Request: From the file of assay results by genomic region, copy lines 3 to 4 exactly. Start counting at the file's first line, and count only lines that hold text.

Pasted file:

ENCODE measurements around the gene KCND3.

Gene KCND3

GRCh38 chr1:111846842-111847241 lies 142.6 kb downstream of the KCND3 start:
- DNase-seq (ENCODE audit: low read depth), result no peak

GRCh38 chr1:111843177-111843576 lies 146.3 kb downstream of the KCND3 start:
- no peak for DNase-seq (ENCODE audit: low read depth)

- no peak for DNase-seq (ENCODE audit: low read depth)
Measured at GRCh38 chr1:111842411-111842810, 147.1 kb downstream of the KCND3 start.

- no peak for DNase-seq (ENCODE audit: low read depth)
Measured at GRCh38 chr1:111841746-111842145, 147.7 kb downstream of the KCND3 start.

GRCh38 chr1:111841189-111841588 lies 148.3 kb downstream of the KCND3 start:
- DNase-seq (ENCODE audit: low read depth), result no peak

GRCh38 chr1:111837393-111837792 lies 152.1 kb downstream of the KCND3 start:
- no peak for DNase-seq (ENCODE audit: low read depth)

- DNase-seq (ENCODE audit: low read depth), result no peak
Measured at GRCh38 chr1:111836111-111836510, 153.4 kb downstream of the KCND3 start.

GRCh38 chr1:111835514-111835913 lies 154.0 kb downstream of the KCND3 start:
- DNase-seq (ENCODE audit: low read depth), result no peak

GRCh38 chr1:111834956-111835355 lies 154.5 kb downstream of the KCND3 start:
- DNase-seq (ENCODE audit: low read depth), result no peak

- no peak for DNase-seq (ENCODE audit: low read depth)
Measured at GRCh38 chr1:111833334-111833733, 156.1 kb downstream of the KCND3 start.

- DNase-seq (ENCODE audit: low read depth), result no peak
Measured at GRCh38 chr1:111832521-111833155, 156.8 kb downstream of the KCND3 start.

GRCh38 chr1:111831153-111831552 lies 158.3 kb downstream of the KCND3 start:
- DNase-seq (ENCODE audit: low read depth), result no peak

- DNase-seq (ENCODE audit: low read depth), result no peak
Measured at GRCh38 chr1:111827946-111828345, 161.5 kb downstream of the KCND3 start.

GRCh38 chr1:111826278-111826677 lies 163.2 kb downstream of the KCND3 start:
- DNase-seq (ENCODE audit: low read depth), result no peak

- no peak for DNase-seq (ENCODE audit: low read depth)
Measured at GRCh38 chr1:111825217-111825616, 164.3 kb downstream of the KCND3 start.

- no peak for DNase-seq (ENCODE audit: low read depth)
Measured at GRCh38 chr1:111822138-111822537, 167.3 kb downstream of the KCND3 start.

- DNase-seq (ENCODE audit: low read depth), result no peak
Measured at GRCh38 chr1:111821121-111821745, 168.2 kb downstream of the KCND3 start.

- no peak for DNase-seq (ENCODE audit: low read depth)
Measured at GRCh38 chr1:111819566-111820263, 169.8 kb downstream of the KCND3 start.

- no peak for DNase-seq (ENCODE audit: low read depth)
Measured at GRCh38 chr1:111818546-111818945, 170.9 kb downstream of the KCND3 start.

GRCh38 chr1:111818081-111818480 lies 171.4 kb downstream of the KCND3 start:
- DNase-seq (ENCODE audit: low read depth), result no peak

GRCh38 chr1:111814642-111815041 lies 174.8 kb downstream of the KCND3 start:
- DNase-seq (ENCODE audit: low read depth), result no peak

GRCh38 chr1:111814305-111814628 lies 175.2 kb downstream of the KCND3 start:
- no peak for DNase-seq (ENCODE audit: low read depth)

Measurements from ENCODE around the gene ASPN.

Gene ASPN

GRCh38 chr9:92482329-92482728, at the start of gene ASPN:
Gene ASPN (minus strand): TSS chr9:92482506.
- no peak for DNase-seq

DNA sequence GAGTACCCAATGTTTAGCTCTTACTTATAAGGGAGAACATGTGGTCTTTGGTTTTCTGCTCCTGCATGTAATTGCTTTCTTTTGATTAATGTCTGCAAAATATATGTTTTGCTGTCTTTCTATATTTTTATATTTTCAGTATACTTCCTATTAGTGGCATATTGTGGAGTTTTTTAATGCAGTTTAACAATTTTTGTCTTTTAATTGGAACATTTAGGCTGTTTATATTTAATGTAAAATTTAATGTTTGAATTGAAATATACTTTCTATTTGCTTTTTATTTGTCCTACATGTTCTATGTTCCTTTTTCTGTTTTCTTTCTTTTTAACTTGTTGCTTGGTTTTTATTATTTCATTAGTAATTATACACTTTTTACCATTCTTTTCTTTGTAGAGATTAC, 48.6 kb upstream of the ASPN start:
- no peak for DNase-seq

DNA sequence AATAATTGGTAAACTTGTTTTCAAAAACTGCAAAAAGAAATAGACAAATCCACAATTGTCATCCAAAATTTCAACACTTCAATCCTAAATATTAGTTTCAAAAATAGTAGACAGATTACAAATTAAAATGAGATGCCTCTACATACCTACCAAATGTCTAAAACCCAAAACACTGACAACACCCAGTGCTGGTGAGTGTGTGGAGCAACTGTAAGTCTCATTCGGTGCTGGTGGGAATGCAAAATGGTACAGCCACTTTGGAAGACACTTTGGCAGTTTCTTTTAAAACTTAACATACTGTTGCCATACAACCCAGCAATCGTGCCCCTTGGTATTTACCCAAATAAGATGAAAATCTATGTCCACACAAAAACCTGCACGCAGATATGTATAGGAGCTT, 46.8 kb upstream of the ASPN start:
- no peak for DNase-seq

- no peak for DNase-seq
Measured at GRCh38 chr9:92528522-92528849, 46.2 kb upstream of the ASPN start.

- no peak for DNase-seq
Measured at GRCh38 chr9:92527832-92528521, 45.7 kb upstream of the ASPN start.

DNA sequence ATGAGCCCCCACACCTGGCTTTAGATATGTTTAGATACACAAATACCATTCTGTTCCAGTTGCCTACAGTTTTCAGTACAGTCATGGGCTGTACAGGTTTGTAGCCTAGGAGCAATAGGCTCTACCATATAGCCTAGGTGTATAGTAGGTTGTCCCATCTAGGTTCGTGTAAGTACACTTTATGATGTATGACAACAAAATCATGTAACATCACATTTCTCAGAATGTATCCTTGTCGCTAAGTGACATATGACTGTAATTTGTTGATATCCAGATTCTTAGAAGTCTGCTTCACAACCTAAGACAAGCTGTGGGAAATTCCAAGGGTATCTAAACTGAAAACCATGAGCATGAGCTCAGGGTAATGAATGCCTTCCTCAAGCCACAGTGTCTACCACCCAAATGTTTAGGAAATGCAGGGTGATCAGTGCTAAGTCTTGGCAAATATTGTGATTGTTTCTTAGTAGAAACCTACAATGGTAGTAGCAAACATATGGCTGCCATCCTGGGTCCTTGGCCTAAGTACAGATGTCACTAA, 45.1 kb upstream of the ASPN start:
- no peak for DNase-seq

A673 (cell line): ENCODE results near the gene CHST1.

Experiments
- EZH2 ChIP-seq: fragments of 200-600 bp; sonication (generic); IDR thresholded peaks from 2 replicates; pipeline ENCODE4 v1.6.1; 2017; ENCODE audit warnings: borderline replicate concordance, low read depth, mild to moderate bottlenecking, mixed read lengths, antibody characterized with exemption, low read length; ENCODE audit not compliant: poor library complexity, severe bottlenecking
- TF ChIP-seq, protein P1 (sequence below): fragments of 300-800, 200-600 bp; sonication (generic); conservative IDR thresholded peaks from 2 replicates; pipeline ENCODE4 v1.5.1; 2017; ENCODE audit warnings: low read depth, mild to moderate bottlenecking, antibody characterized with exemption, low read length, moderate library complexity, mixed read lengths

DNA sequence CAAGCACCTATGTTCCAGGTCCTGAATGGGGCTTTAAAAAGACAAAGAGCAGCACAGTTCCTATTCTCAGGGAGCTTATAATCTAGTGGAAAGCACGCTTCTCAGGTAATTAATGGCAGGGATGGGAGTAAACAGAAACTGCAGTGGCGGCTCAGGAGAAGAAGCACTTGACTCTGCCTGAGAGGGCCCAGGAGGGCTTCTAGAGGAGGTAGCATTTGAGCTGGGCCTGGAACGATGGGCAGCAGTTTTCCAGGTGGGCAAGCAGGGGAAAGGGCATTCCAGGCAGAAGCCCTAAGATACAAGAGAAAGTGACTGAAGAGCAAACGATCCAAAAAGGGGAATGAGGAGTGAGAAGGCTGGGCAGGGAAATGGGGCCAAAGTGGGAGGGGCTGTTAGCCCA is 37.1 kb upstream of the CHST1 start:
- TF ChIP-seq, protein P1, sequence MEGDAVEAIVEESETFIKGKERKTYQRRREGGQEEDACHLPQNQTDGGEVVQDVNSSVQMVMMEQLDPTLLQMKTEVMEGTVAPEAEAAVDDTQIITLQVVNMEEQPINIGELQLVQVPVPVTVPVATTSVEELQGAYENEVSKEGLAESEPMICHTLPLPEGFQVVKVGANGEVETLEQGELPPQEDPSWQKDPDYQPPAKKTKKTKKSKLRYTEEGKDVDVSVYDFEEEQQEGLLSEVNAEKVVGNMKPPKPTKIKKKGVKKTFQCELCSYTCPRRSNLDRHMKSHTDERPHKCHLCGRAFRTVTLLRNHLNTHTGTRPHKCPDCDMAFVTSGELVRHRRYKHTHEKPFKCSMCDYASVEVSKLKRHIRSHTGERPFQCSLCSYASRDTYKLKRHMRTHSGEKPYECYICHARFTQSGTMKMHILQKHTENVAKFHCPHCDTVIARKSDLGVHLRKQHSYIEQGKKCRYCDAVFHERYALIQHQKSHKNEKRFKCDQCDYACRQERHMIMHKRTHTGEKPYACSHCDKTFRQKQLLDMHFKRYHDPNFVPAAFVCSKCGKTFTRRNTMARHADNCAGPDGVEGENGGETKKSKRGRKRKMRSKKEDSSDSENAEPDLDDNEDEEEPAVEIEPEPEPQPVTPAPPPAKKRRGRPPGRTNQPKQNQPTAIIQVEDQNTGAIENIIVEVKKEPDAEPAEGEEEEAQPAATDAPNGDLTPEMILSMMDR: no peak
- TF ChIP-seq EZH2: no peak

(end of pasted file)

GRCh38 chr1:111846842-111847241 lies 142.6 kb downstream of the KCND3 start:
- DNase-seq (ENCODE audit: low read depth), result no peak